A matter of great anxiety

EDITORIAL (September 29 2010): In an era where transparency is among the basic criteria to evaluate the health of an organisation, the gross irregularities pointed out in the Auditor General’s Report 2009-10 about the army and ministry of defence make painful reading. The report was submitted to the parliament on Friday. The army seems to be short on discipline, a quality which is supposed to be its hallmark, while managing its finances.

We are told that an amount of Rs 801.06 million was lost during the fiscal year due to violation of rules, Rs 809.54 million due to unauthorised expenditures and Rs 379.84 million on account of non-recovery of dues. Other major causes behind wastage include; blockage of funds, unjustified payments and “weak management of contracts”, which seems to be a tongue-in-cheek comment. What is significant is that the shoddy performance in managing the finances is not confined to any single military arm only.The report said that the procurement departments of the defence production units and various arms of the armed forces, cantonment boards, the Military Estate Offices and the Military Engineering Services were particularly susceptible to “costly errors”. One wonders what lies hidden under the euphemism “costly errors.” It reminds one of Alan Greenspan, who once observed “If I turn out to be particularly clear, you’ve probably misunderstood what I’ve said.” There was unauthorised purchase of milk worth Rs 679.03 million.

The auditors have also objected to unauthorised works by Military Engineering Services, non-recovery of rent and utility bills and non-deduction of sales tax, causing a loss of Rs 71.96 million. Similarly, Rs 135.68 million collected on behalf of the government was not deposited in the treasury. Serious flaws have been seen in contracts and deals finalised with foreign suppliers leading to foreign exchange losses, apart from non-recovery of money from defaulting contractors. Irregularities have been identified in divisions like the Directorate of Munitions Production and the Pakistan Aeronautical Complex, Kamra. Objections worth Rs 99.83 million were raised against the air force departments.

These mainly pertained to irregular purchases and flawed construction contracts. Similarly, the Auditor General’s office has objected to the loss of Rs 594.21 million in the navy owing to violations of rules, including irregular purchases and improper contracts. What should be highly worrisome is that the irregularities were persistent in nature as they occurred almost every year. Commenting on the Office of the Military Accountant General’s performance, the report describes it as ineffective, thus causing a loss of Rs 59 million. Irregularities worth Rs 82 million were reported in the affairs of the Military Lands and Cantonments department also.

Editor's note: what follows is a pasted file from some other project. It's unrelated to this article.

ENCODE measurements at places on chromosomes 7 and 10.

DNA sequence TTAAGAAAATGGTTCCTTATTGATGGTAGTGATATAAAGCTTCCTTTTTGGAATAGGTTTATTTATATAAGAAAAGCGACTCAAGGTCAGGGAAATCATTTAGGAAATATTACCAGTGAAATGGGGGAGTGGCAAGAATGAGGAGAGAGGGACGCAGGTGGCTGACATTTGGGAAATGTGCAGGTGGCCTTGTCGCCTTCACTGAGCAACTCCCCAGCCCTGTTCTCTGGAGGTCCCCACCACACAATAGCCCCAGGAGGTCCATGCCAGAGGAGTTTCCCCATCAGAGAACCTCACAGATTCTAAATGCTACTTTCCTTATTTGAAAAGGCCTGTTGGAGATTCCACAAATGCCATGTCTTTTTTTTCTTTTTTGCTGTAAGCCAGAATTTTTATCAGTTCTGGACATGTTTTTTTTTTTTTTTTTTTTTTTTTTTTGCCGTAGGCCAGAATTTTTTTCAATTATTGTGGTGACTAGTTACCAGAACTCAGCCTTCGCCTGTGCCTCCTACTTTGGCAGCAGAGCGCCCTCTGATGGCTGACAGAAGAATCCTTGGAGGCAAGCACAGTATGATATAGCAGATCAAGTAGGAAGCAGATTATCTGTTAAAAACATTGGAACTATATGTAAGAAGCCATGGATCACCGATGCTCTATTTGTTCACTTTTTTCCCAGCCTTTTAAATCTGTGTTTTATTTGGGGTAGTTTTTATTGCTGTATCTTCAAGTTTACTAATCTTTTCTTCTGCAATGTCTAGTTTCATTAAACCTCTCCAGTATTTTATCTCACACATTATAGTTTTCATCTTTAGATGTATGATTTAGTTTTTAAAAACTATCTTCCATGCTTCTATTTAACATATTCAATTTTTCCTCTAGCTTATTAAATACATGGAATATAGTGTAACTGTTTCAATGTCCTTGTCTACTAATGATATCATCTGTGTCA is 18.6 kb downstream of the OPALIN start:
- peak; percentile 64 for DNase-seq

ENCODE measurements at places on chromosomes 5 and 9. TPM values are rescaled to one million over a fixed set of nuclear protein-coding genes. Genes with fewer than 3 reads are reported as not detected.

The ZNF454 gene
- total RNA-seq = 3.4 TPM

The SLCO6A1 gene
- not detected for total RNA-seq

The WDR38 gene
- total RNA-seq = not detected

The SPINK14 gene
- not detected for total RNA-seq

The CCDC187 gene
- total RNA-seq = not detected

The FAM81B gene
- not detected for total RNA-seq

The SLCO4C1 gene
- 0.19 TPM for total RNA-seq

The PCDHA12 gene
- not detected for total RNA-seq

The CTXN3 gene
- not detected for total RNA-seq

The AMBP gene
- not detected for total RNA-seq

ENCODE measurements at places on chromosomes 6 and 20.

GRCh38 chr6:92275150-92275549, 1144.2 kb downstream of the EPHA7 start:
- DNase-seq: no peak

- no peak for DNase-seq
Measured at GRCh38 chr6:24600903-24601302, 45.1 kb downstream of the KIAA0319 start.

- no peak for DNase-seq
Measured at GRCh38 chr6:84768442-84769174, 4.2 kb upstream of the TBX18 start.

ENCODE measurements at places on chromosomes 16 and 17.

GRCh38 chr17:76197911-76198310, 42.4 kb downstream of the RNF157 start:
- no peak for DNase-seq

The disclosures made in the report create a perception that misuse of power and gross irregularities bordering on fiduciary malfeasance do not characterise the working of the civil bureaucracy or politicians alone. The wastage of funds allocated to the armed forces, and that too on the scale reported by the Auditor General, is bound to have a negative impact on national defence and the citizen’s perception of these institutions. That this has gone on year after year is all the more worrisome. One can understand that due to the long spells of military rule that bring the army, in particular, into close interaction with the civilian departments, some of whom are notorious for their corruption, inefficiency and lack of transparency, the ills tend to creep into the military organisation also.

It is time that the armed forces’ leadership takes an initiative to do away with the hangovers of an era, hopefully bygone, to safeguard their image recently improved on account of General Kayani’s support for democracy, plus the sacrifices offered by the officers and soldiers in restoring the writ of the state in the tribal areas and for their timely help in rescuing thousands of people stranded in the far-flung towns and villages, turned into virtual islands by the most devastating floods in the country’s history.

The armed forces need to do away with corruption, which has a corroding influence on discipline, which is vitally needed to enable them to fulfil the onerous task of the defence of the country’s geographical borders, a task that is not possible without the love and admiration of the people at large.

The state needs strong and incorruptible institutions working on a permanent basis as a secure underpinning for the system. A country can survive all sorts of jolts and political upheavals in case it has institutions that are above board in place.

What sustains major countries in their day-to-day working is not always the quality or stature of its political leadership, though these are badly needed, but the high level of professionalism, dedication and discipline in the state institutions. Thus Britain can survive a mediocre prime minister like John Major, and the US, the two tenures of George W Bush.

The army prides itself as the only institution capable of saving the country at moments of grave danger like an internal insurgency, earthquakes and floods. It has to jealously protect its image to come up to the expectations of the people. As Chaucer put it long ago, “If gold rusts, what can the poor iron do?  – App